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Video: #MeToo Movement Continues to Impact Employers in New York

Video Transcript:

My name is Marisa Sandler and I’m an associate at Tannenbaum Helpern Syracuse & Hirschtritt. Today we are going to be discussing the continued impact of the #MeToo movement on New York State employers. October 9th was the well-publicized deadline for New York State employers to complete initial employee sexual harassment prevention training. However, October 9th is not the only day to keep in mind. As of October 11th, harassment claims under the New York State Human Rights Law are subject to a lower evidentiary standard, certain long-standing affirmative defenses to those claims are no longer viable, Plaintiffs can recover punitive damages and attorney’s fees, non-employees can bring discrimination claims, there is the potential for individual liability, there are additional limits placed on confidentiality provisions in settlement agreements and, while potentially unenforceable, arbitration agreements. As of February 8, 2020 the definition of employer under the New York State Human Rights Law will be expanded to include any employer regardless of size. As of August 12, 2020 the statute of limitations for sexual harassment claims filed with the division will be extended to three years. For more information regarding how the #MeToo movement continues to impact employers in New York, check out my blog post on my LinkedIn page.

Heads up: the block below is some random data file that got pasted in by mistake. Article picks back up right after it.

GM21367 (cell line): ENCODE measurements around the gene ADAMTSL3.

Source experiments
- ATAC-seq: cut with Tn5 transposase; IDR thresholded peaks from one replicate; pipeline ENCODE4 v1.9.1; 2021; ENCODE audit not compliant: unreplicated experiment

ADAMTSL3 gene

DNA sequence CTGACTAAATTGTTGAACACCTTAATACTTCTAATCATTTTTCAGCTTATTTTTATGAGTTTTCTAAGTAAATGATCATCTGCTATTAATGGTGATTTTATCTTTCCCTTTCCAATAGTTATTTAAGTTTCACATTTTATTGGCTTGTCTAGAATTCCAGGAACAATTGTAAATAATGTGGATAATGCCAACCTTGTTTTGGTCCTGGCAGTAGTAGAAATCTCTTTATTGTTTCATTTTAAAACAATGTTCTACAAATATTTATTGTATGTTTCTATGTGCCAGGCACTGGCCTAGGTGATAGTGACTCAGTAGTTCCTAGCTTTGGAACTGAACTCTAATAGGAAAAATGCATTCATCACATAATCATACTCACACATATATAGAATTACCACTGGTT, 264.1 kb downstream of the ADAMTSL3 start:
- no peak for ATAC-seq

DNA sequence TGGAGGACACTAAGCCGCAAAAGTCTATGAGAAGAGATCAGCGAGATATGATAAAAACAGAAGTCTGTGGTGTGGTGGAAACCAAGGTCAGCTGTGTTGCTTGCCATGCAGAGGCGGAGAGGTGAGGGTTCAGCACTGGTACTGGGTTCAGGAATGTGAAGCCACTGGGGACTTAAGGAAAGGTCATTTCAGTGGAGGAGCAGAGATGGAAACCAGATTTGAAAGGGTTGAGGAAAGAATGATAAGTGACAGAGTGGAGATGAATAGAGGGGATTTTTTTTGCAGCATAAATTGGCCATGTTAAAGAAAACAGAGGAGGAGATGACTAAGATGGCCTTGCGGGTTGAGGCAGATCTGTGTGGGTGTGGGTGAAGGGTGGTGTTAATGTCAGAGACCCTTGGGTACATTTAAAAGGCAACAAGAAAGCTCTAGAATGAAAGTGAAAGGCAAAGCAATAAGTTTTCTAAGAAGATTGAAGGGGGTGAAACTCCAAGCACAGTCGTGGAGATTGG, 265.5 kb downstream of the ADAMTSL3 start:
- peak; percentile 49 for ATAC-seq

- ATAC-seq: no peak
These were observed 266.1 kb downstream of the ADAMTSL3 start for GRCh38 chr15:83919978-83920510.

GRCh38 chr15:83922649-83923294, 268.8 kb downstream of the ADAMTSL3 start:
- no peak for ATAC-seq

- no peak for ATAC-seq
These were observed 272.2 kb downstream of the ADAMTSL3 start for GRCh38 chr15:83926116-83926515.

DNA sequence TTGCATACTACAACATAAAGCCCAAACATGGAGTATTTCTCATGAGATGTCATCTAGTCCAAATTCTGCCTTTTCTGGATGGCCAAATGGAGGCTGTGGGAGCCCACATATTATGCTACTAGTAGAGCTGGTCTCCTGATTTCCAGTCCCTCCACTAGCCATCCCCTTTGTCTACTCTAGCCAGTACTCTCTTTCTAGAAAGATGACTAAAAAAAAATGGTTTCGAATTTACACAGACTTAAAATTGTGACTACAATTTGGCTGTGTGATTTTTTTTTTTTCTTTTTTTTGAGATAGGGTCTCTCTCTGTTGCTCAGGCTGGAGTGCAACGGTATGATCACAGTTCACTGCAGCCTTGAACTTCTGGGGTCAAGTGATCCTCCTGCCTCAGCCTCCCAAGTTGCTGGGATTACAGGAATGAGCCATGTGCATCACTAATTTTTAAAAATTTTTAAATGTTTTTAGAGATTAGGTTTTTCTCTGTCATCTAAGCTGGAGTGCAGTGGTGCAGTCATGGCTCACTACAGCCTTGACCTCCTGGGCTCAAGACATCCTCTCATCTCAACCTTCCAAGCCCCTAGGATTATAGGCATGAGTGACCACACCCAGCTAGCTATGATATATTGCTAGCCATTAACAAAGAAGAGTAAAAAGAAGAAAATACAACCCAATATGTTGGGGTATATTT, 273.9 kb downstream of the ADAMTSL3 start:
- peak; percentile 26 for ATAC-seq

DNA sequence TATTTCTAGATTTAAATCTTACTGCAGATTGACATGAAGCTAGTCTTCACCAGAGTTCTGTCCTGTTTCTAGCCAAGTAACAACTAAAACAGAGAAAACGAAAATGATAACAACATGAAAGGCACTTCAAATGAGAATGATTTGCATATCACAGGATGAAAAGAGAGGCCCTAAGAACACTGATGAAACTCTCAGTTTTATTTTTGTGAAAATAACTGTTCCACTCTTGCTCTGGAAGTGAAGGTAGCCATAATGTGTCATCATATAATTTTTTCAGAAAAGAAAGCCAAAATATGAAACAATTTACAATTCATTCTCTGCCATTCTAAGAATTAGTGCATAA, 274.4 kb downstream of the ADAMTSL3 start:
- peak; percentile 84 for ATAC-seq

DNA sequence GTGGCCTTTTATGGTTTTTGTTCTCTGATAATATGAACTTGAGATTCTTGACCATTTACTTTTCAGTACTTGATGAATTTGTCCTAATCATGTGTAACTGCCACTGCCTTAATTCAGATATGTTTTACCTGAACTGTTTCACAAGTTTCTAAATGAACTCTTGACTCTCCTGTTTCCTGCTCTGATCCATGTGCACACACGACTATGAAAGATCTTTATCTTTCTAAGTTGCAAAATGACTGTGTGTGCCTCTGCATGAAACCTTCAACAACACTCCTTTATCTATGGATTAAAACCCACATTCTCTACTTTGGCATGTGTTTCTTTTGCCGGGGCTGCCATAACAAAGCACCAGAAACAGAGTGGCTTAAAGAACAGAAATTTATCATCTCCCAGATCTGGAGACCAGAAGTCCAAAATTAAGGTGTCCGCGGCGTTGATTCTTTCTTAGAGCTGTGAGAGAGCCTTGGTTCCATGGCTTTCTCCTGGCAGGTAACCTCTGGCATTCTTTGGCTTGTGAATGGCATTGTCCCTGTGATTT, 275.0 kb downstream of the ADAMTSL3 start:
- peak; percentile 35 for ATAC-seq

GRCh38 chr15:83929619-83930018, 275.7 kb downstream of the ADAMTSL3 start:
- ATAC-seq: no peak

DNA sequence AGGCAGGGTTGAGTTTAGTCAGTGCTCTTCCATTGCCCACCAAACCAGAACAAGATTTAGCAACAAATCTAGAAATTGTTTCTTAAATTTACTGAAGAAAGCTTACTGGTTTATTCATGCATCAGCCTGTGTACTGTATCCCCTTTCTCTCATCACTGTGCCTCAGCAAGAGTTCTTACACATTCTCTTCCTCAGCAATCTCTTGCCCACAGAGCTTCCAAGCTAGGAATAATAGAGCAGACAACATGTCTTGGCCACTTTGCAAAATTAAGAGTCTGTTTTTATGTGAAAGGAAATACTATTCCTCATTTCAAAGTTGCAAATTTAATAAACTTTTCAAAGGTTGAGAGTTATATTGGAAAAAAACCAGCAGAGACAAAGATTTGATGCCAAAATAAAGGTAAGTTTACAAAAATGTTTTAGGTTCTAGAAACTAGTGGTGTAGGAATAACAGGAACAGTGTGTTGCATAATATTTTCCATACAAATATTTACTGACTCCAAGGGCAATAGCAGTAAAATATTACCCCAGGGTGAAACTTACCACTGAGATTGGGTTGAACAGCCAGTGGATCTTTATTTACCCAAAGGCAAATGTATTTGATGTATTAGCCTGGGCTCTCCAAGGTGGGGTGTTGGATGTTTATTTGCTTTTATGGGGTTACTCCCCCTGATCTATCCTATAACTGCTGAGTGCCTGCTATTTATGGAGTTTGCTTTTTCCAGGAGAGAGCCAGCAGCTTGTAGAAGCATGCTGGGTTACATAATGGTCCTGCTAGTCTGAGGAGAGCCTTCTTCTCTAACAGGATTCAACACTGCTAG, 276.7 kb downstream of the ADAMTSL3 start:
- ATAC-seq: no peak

Providing employees with sexual harassment prevention training is not enough. Employers need to do more. In this HRMinute, NY employment attorney Marisa Sandler discusses how the #MeToo movement continues to impact employers in New York State and New York City.

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HRMinute is a vlog covering a wide range of practical HR and employment law tips for employers. Follow @THSH_Employment to receive newly-posted videos.

The content of each HRMinute is for informational purposes only and is not legal advice nor intended to create any attorney-client relationship. You should contact your attorney to obtain advice with respect to any particular issue.

11.11.2019  |  PUBLICATION: HRMinute  |  TOPICS: Employment

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